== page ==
1. News
June 22, 2021

Alipay and Chinese central bank bank form anti-bitcoin alliance

By Elles Houweling

The People’s Bank of China (PBOC) has ordered four state-owned banks and the leading Ant Group-backed mobile payment app Alipay to cut off all transactions linked to bitcoin and other cryptocurrencies as Beijing continues its crackdown.

The Industrial and Commercial Bank of China (ICBC), Agricultural Bank of China, China Construction Bank and the Postal Savings Bank of China were among the financial companies that attended a regulatory discussion organised by China’s central bank on Monday.

Other participants included the Fujian-based Industrial Bank and Alipay, a subsidiary of the fintech giant Ant Group. Together with WeChat Pay, owned by Tencent, Alipay accounts for over 90% of China’s mobile payments market.

The statement urged banks and payment firms to thoroughly check client accounts, identifying those involved in cryptocurrency transactions and promptly cut their payment channels.

“Cryptocurrency transactions and speculative activities have disrupted the normal economic and financial order,” the PBOC said in a statement. “They increase the risks of crimes such as illegal cross-border transfers of assets and money laundering, which severely infringe upon the property safety of the general public.”

Alipay said in a separate statement that it would set up a monitoring system to identify cryptocurrency-related transactions, and any merchants who engage in such activities will be banned from the platform.

After the PBOC’s announcement, the value of bitcoin hit a two-week low and ether tumbled to more than a five-week low. On Tuesday, prices of major cryptocurrencies stabilised.

China vs cryptocurrency

Recently, China has launched an aggressive plan to crackdown on digital currencies. Last month, the National Internet Finance Association of China, the China Banking Association and the Payment and Clearing Association of China posted a joint statement that explicitly warned against the “hype and dangers of cryptocurrency.” The announcement was published by the PBOC and hinted that state-owned banks would start implementing regulations to halt transactions made with virtual currencies.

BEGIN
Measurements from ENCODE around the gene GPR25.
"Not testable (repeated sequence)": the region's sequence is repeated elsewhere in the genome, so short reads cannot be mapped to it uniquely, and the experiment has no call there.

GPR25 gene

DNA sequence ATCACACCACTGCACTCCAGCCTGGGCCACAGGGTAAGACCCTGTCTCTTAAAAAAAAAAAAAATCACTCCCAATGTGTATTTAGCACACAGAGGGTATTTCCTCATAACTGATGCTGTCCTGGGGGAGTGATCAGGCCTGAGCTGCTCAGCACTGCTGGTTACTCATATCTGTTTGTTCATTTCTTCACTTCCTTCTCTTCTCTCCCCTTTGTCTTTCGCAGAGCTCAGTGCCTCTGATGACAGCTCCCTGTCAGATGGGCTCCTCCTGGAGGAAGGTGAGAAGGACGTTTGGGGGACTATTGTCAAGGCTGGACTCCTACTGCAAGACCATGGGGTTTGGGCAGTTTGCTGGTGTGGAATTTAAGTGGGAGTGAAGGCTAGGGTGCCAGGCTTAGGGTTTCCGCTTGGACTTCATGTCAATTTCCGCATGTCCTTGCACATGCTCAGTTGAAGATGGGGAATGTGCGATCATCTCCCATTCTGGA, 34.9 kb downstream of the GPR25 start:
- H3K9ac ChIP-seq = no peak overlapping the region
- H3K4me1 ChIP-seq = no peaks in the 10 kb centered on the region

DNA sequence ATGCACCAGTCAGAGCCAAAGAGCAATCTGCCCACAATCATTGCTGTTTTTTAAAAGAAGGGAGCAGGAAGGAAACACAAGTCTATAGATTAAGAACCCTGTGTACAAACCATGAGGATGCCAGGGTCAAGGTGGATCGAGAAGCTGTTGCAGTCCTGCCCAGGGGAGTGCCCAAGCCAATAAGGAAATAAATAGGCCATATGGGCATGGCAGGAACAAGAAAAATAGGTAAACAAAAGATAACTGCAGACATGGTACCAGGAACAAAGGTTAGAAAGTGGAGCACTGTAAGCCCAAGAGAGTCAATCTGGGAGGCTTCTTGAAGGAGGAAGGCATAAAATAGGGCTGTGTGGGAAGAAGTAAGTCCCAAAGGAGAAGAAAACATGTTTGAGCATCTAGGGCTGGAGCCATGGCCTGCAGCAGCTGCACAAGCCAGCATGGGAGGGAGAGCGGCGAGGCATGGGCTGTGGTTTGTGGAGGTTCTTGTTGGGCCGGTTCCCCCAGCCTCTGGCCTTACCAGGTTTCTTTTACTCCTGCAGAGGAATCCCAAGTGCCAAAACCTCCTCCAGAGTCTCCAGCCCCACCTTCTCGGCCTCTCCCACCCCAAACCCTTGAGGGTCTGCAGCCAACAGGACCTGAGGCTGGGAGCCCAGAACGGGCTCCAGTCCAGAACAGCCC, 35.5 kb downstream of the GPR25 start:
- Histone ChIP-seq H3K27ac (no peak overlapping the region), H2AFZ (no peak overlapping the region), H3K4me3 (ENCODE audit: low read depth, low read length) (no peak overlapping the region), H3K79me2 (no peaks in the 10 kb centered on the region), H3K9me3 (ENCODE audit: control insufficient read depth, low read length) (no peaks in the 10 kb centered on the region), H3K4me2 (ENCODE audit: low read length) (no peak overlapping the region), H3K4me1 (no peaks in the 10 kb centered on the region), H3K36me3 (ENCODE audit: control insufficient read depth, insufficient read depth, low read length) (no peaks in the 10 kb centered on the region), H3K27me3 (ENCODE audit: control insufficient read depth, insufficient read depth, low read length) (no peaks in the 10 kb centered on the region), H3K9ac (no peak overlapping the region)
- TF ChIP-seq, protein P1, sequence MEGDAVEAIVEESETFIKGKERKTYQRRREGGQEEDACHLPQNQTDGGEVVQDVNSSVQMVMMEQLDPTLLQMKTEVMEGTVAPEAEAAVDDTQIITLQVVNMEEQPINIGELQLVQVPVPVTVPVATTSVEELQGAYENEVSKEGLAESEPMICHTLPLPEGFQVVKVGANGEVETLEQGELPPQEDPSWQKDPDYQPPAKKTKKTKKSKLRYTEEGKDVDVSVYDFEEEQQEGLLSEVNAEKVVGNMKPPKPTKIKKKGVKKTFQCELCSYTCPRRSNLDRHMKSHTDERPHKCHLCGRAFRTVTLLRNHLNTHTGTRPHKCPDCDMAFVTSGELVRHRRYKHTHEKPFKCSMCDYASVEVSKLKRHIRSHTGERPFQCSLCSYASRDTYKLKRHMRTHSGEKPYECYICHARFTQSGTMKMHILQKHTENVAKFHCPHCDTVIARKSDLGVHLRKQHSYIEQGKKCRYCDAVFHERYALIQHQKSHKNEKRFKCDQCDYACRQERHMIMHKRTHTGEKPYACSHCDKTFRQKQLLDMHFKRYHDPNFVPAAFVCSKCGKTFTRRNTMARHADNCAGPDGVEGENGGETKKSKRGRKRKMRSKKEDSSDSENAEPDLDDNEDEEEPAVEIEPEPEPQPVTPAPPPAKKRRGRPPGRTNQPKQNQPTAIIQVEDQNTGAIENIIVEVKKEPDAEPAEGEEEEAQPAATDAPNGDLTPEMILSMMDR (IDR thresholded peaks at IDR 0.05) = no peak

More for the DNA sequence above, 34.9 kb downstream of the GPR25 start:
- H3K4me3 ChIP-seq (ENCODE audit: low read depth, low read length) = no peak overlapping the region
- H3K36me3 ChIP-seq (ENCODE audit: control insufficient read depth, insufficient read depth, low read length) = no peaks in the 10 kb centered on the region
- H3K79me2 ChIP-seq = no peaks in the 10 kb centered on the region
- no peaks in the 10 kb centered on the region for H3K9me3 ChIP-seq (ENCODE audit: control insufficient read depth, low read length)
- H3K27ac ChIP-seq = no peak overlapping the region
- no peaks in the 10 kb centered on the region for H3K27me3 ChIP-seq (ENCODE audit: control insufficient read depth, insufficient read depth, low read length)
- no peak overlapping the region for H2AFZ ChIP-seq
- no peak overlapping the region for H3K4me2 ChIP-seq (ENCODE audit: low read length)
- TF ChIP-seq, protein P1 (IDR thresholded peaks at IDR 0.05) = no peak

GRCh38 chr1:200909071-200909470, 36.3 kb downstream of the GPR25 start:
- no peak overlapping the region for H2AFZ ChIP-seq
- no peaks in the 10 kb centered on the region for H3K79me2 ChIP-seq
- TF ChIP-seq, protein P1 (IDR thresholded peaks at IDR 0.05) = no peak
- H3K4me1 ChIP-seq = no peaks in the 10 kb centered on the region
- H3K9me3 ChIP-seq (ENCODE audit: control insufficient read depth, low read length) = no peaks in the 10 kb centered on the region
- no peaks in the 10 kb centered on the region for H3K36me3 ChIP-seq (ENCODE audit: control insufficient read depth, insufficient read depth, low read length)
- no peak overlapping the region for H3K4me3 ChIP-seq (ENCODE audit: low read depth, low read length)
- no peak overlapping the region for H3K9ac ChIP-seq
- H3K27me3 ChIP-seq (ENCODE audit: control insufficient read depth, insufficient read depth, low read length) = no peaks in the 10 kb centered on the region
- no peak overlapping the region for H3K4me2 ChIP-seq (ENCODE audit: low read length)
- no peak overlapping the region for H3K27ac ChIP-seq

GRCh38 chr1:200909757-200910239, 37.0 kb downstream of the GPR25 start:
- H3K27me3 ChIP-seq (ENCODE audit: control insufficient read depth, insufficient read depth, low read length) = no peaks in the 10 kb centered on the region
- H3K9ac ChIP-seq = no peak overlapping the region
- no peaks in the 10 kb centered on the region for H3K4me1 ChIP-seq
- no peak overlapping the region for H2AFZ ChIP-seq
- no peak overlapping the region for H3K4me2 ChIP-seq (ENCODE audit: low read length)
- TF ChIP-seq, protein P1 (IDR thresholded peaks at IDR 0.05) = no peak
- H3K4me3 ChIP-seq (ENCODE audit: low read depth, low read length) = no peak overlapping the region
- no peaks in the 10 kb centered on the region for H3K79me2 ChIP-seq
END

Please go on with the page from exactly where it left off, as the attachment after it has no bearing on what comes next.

At a national meeting of the State Council’s Financial Stability and Development Committee last month, the issue of cryptocurrency was also brought up. A committee document specifically called for a “crackdown on bitcoin mining and trading behaviour.”

Shortly after, China closed its major bitcoin mining regions in inner Mongolia, Xinjiang and Yunnan. This week, miners in the central Chinese province of Sichuan were told to halt their activities immediately.

China’s aggressive pushback against cryptocurrencies has caused a frenzy in the market. As the country had accounted for as much as 70% of the global cryptocurrency supply, many miners have been forced to relocate their activities to other countries.

Stephen Kelso, head of markets at ITI Capital explains that the recent slump in bitcoin’s turbulent price volatility is likely due to the compound impact of reduced hash-rate as Chinese miners emigrated to Kazakhstan, Texas and other low-cost electricity regions in addition to the temporary hiccup “following the Fed’s more hawkish pivot (on inflation) last week.”

“Bitcoin is currently trading approximately one-third below its long-term exponential trend-line, a phenomenon it has only exhibited for circa 20% of the time. Given the market forces and demand for scarce assets to protect wealth, ITI believes this is an attractive buying opportunity for investors.

“This is evidenced by the growing absorption of BTC by larger institutional wallets during sell-offs. China has ‘clamped down on Bitcoin previously in 2013 and 2017 as well as this year. As with similar ‘clampdowns on US mega-tech companies, it has not checked the advance,” he added.